Overcome Obstacles to Effective Healthcare Directives

/ July 21, 2015

Are improvements to healthcare directives necessary and possible? The answer is an emphatic YES! As a trusted advisor, you can blaze the trail for your clients.

In the past three decades, a relatively low percent of adults have completed a healthcare directive. So what shortcomings are impeding the national acceptance of advance care planning?

10 obstacles often cause clients to stumble.

countdownfromseven - DG iStockBy addressing these 10 frequent missteps, attorneys can play a vital role in shaping a healthcare directives approach that ensures clients will prepare for future healthcare decisions—and do it in the most effective way that’s right for them and their families.

The 10 most common obstacles—and strategies to overcome each one—include:

1. Treating healthcare directives as simply a form to complete. The most compelling purpose of a healthcare directive is to foster conversations about future healthcare decisions—conversations with loved ones, healthcare providers and healthcare agents. The form is merely the trigger. Yet without coaching, a client might treat the completed form as a checked “to-do.”

Strategy: Emphasize the conversation more than the form.

2. Focusing on checking boxes on the form. A well-written healthcare directive incorporates 1) values and beliefs, 2) an expression of what quality of life means to your client, 3) meaningful treatment guidelines that establish boundaries for medical care, as well as 4) needs for emotional and spiritual support through the end-of-life journey. A checked “Do Not Resuscitate” box does not sufficiently support, guide and comfort healthcare agents and loved ones who are struggling with difficult choices.

Strategy: Encourage clients to express treatment guidelines, values and beliefs instead of merely checking boxes.

3. Treating healthcare directives as “an afterthought” to the estate plan. Many estate attorneys find it difficult to coach clients regarding the completion of a healthcare directive. Conversations become more emotional, relational and intimate, which can be very uncomfortable for an attorney whose craft is the intellectual application of wealth and tax expertise.

Strategy: Consider building a referral relationship with a local social who could coach your clients through advance care planning conversations.

4. Accepting the choice of healthcare agent without probing. The choice of healthcare agent is often made instinctively—for example, choosing one’s spouse or eldest child—without fully considering the necessary skills needed to fulfill the role. Attorneys have a responsibility to respectfully question the selection, and also to explain the gravitas of the role

Strategy: Respectfully explore his or her choice of healthcare agent with your client.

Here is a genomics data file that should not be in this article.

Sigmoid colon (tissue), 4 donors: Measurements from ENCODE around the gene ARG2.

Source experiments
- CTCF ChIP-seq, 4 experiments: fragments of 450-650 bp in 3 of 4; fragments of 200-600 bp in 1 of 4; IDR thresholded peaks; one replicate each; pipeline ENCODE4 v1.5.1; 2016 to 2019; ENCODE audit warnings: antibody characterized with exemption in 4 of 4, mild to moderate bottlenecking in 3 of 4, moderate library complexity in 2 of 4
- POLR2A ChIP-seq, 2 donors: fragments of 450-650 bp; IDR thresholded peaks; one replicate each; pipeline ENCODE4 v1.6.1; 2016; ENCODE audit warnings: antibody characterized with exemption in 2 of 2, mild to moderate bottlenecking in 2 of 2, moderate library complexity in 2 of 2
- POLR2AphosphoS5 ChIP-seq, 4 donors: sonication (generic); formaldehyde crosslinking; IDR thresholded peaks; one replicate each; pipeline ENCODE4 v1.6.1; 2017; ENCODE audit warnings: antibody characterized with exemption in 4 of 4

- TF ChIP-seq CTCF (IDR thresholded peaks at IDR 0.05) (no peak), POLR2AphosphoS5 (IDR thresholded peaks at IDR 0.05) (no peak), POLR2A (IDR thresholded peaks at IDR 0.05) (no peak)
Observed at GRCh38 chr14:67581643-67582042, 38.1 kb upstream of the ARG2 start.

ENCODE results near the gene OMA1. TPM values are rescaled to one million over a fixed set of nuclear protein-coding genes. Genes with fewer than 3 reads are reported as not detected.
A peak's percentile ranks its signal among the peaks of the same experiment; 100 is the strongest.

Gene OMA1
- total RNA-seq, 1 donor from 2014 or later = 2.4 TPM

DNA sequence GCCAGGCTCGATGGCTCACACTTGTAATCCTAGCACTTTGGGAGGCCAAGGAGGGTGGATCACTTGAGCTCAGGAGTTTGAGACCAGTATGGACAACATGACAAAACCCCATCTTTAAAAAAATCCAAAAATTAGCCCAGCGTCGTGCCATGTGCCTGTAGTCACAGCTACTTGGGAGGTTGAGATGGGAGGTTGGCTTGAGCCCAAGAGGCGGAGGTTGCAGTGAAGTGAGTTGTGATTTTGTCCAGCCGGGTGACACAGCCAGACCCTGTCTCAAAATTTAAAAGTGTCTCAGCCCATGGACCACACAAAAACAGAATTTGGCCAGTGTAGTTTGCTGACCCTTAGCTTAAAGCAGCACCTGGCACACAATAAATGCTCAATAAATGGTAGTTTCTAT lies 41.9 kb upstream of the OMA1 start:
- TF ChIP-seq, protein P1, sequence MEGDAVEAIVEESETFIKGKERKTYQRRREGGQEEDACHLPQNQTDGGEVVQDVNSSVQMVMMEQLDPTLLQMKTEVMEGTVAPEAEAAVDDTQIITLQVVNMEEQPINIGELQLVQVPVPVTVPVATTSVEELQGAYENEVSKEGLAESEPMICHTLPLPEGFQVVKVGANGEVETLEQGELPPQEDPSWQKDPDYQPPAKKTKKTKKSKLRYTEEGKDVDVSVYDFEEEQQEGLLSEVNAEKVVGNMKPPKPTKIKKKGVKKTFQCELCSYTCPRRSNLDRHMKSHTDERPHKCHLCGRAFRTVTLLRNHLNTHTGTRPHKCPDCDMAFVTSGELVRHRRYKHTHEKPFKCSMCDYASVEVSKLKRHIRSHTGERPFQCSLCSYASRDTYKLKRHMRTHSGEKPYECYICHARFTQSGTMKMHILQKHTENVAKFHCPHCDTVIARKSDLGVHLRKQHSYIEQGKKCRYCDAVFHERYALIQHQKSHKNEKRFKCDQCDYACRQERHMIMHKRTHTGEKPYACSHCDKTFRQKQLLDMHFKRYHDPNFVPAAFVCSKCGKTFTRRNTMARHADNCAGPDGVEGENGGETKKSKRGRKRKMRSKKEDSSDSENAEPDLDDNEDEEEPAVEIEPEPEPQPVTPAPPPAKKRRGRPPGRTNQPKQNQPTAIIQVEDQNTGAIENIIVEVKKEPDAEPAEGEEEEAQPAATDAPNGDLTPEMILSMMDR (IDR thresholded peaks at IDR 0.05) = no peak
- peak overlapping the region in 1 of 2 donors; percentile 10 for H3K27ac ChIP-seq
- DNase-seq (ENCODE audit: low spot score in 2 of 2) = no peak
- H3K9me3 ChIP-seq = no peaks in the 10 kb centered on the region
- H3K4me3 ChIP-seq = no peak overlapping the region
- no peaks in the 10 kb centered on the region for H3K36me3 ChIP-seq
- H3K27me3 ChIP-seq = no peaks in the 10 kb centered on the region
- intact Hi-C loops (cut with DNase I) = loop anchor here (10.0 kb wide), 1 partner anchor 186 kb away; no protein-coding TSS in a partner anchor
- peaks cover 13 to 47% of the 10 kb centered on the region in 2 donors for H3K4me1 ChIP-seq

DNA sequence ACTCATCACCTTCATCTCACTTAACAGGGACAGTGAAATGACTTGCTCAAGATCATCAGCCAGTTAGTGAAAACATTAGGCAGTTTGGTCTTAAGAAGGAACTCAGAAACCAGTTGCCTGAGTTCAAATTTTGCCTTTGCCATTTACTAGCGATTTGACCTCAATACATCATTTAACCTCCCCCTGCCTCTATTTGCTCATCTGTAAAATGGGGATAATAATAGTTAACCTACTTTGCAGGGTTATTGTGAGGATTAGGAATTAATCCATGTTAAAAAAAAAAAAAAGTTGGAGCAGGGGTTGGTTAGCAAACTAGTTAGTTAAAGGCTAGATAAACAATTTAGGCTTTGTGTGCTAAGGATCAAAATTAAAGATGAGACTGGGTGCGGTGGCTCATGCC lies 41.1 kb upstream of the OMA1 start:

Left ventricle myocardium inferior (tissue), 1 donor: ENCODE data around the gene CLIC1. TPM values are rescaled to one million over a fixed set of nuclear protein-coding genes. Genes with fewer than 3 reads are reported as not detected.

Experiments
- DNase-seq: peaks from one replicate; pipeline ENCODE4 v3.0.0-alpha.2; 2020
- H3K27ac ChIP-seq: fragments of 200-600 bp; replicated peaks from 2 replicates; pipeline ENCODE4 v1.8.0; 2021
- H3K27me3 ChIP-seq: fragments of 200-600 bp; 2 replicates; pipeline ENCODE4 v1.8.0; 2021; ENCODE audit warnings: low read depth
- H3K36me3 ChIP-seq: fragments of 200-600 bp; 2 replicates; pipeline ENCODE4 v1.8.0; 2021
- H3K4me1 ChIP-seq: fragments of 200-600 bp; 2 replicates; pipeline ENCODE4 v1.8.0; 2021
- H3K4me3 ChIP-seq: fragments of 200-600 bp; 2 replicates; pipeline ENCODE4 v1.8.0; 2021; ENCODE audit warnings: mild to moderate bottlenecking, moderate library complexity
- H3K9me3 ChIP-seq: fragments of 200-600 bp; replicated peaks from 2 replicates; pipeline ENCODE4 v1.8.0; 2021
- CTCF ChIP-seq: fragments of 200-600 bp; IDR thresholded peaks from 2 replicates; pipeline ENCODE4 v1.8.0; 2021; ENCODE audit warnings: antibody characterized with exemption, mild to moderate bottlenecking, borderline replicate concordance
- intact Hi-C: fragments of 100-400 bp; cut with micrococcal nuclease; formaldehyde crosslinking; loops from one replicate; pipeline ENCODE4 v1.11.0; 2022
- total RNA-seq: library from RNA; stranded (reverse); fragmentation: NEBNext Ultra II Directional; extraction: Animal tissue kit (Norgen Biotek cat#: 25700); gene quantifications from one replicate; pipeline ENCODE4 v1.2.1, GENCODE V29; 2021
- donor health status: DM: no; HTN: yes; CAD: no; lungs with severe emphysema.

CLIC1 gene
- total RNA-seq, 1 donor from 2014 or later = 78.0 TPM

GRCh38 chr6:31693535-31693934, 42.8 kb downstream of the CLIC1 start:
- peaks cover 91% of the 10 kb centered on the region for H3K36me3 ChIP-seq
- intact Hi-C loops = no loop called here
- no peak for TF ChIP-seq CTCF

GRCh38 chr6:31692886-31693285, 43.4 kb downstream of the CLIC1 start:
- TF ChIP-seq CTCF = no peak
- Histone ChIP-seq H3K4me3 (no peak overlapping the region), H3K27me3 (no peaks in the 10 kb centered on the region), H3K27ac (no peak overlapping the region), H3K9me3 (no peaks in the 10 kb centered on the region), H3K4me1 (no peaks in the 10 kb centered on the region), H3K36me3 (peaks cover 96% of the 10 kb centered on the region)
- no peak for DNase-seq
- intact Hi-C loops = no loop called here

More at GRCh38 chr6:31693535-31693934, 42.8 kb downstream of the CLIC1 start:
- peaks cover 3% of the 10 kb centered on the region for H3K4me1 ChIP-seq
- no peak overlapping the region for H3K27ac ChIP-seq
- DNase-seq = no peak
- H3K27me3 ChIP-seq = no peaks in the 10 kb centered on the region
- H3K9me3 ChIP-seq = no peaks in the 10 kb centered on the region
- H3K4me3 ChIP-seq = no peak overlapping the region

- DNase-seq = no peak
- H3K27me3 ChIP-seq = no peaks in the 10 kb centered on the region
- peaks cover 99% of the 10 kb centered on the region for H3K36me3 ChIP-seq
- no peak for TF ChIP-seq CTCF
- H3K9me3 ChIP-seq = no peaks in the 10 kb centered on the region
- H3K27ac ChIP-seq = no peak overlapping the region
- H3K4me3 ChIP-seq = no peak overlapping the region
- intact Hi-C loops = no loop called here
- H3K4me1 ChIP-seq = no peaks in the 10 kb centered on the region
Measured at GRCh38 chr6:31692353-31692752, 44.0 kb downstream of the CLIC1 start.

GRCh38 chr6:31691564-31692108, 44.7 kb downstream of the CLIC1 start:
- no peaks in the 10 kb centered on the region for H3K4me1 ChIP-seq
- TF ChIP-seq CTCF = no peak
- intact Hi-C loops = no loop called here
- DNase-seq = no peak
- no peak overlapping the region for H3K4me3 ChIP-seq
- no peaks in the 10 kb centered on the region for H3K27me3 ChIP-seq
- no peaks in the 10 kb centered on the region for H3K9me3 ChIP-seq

5. Treating the process as complete without having a family meeting. Preparing loved ones to honor the principal’s wishes is essential, and that requires sharing these preferences in advance, before the crisis. As a value-adding experience, an attorney can offer to facilitate a family meeting.

Strategy: Offer to facilitate a family meeting to assist a client in sharing his or her wishes with loved ones.

6. Assuming the directives are “part of the file” in the “attorney’s vault.” Clients can mistakenly assume they should contact their attorney in a crisis, yet timely medical decisions hinge on immediate access to the healthcare directive.

Strategy: Clients should be advised to ensure that they—and their chosen healthcare agents—have ready access to the document, either online or via paper copy. Storing a copy on the refrigerator is crucial for an older adult, as that is where EMT’s will look. A copy in one’s glove compartment is also helpful.

7. Allowing a directive to be more than 5 years old without revisiting the content. Healthcare directives should be considered a living document. Because things change, as their attorney, you should trigger a routine review to ensure the principal’s current views are indicated in the documents.

Strategy: Develop a tickler system to notify clients “It’s time to review your healthcare directive.”

8. Approach healthcare directives as an individual task instead of a family opportunity. Healthcare directives are as much about preserving a family’s unity and relationships as they are about ensuring the patient receives the desired care. A well-written directive can prevent family arguments about treatment choices. Attorneys can persuade clients to invite other family members to engage in the process so that everyone’s wishes are understood.

Strategy: During the family meeting (#5 above), encourage all participants to create their own healthcare directives.

9. Using a living will approach that includes only “I don’t want _____” statements. Healthcare instructions allow the principal to articulate all the care she wants to receive, as well as the care she does not want to receive. The broader perspective helps loved ones and medical teams positively approach the patient with the desired care, while still setting boundaries for undesired care.

Strategy: Encourage clients to express the care they desire, as well as care they do not wish to receive.

10. Treating a healthcare directive as something that is only relevant for the 60+ generations. Incorporate healthcare directives with clients of all ages. An attorney friend commented that she insisted her children sign a healthcare power of attorney on the day of their 18th birthday.

Strategy: Invite clients of all ages to complete a healthcare directive.

When you blaze the trail for healthcare directives by employing these strategies, your clients will be grateful.

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